China hands 3 boomerang defectors to South Korea

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China hands 3 boomerang defectors to South Korea

China surrendered to South Korea three out of five members of a family of North Korean defectors caught on Chinese territory on their way to the South, refusing to repatriate them to the North.

But the three North Koreans had previously defected to the South and hold South Korean citizenship. They returned to the North to help two relatives escape - and China is sending those relatives back to North Korea.

The five - Kim Kwang-ho, his wife Kim Ok-sil, their one-year-old daughter, and two siblings of Kim Ok-sil - have been detained by China in Yanji, Jilin Province since they were arrested July 14 as they tried to flee to the South.

This is the first case of defectors being dealt with by China since South Korean President Park Geun-hye officially asked Chinese President Xi Jinping at a Beijing summit in June not to repatriate North Korean defectors captured after escaping. How China would react to the next defector case was being closely watched in South Korea.

According to Seoul’s Unification Ministry, Kim and his wife defected to the South in August 2009 and obtained the Southern nationality. The wife gave birth to a daughter in the South.

In December 2012, the couple secretly returned to the North with their 10-month-old daughter, apparently via China, and appeared at a press conference aired by North Korea’s state-controlled Korean Central Television in January 2013, along with another double defector named Ko Kyung-hui.

At the press conference, they denounced the capitalist life and the “cold reality” of living in the South. Analysts in South Korea assumed they were being used for propaganda purposes by the communist state.

However, on July 16, Saenuri Party lawmaker Ha Tae-keung told a press conference that the Kim family had fled a second time along with the two siblings of Kim’s wife.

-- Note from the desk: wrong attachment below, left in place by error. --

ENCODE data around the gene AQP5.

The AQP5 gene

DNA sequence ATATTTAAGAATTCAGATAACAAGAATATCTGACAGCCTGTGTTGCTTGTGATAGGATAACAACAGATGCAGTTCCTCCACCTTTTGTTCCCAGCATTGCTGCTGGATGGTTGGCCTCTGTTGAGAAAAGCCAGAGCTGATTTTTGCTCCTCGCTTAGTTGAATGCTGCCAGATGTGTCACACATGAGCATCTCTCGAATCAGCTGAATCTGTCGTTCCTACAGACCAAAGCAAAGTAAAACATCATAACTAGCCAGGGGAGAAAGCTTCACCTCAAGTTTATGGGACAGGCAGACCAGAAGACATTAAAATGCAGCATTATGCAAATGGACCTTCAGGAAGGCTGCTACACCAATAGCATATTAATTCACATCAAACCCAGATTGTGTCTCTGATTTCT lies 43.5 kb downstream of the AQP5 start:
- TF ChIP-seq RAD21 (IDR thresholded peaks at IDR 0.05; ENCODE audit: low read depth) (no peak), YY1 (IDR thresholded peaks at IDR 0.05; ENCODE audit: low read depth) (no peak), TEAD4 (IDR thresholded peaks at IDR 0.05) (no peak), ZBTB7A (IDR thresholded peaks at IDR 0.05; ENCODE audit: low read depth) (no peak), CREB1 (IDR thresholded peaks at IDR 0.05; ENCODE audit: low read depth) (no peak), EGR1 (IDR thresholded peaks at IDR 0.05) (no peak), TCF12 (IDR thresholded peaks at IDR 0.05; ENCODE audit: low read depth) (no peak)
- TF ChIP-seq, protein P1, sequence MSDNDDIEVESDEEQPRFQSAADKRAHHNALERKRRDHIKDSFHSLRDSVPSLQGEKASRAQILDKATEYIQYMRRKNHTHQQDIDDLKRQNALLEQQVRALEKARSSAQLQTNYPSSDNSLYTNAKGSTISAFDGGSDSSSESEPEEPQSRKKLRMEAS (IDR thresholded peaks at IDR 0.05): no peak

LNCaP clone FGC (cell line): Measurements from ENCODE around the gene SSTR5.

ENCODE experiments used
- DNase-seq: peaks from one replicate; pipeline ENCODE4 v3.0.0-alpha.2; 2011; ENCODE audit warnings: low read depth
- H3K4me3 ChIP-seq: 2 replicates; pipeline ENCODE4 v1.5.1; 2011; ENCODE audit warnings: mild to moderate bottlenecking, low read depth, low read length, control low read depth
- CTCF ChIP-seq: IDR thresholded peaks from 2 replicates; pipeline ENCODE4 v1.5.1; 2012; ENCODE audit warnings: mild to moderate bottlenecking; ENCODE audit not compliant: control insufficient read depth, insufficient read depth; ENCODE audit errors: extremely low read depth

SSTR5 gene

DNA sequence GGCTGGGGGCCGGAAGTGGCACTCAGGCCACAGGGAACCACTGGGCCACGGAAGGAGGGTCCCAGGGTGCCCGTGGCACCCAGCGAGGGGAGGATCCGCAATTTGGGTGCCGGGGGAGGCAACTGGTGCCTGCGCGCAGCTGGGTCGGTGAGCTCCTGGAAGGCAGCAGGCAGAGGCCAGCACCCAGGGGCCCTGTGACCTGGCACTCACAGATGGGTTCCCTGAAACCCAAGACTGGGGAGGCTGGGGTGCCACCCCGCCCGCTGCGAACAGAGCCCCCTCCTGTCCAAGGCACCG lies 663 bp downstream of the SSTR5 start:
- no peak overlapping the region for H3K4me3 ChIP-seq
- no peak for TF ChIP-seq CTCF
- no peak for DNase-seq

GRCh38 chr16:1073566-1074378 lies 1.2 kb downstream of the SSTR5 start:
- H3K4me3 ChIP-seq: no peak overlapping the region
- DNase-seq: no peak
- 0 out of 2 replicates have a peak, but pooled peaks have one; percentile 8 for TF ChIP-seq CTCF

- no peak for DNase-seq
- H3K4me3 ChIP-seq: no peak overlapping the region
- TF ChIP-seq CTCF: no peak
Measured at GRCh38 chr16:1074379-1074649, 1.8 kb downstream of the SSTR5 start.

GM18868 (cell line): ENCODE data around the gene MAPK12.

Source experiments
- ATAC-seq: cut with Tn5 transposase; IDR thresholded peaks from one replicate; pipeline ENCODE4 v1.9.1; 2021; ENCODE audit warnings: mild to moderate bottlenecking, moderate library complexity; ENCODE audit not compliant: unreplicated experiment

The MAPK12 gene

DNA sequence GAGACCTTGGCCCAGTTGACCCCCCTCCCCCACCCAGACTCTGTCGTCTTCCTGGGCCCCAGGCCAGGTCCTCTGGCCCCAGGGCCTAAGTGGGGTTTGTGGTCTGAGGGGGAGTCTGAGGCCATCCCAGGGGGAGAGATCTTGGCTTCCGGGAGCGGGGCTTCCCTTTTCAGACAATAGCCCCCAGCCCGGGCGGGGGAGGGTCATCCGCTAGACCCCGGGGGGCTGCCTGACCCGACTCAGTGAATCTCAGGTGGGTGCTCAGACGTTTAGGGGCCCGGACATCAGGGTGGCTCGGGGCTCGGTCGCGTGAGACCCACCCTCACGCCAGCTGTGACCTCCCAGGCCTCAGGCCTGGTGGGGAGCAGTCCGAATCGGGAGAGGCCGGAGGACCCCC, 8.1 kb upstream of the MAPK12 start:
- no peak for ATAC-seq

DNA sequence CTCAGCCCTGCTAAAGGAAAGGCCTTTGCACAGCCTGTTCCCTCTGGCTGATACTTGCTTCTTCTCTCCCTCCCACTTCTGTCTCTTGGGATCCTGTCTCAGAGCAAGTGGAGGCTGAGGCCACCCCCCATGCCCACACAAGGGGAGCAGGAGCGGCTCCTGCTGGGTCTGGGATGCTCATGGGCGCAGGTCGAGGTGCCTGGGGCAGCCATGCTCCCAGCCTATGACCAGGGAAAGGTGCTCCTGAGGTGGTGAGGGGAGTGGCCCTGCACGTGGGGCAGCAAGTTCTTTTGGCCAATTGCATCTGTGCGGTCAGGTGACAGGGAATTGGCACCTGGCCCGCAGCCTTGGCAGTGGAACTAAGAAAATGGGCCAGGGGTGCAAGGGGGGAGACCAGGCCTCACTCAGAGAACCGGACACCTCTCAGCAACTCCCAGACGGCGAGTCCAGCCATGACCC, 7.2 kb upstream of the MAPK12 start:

According to Ha, the Kim family was sent to a labor camp on their return to North Korea because they “had led a wealthy life in the South.”

Ha said the family escaped to China on June 27 and were caught by Chinese police in Yanbian, northeastern China, on July 14.

Diplomatic sources told the JoongAng Ilbo they were arrested in Yanji, Jilin Province, not Yanbian. On July 18, China requested information from South Korea about the three defectors with South Korean nationality. On July 20, North Korea reportedly sent a special delegation to Yanji and requested the entire family’s repatriation. China decided on Friday to repatriate only two, based on their nationality.

The sources said the siblings were separated from the other three defectors in early August and sent to a different prison in Tumen, a region bordering with North Korea, raising speculation that they would soon be repatriated.

Rep. Ha welcomed China’s first release of a North Korean defector to the South. “We expect this to become a transition of the Chinese government’s perception in dealing with North Korean defectors.”

The South Korean government sees the release of the three as returning the favor for South Korea’s recent decision to extradict Liu Qiang to China rather than to Japan. Liu threw Molotov cocktails at the Japanese Embassy in Seoul in January 2012. He was wanted by Japan for starting a fire at the Yasukuni Shrine in Tokyo.

“China is thankful for our decision on Liu Qiang,” a South Korean government said.

Still, some analysts predicted there would be no change in Beijing’s position on repatriating normal North Korean defectors without South Korean citizenship. “They just stuck to the previous principle on repatriation because they didn’t send the two siblings with North Korean nationality,” Jo Yeong-gi, a professor of North Korean studies at the Korea University, said.

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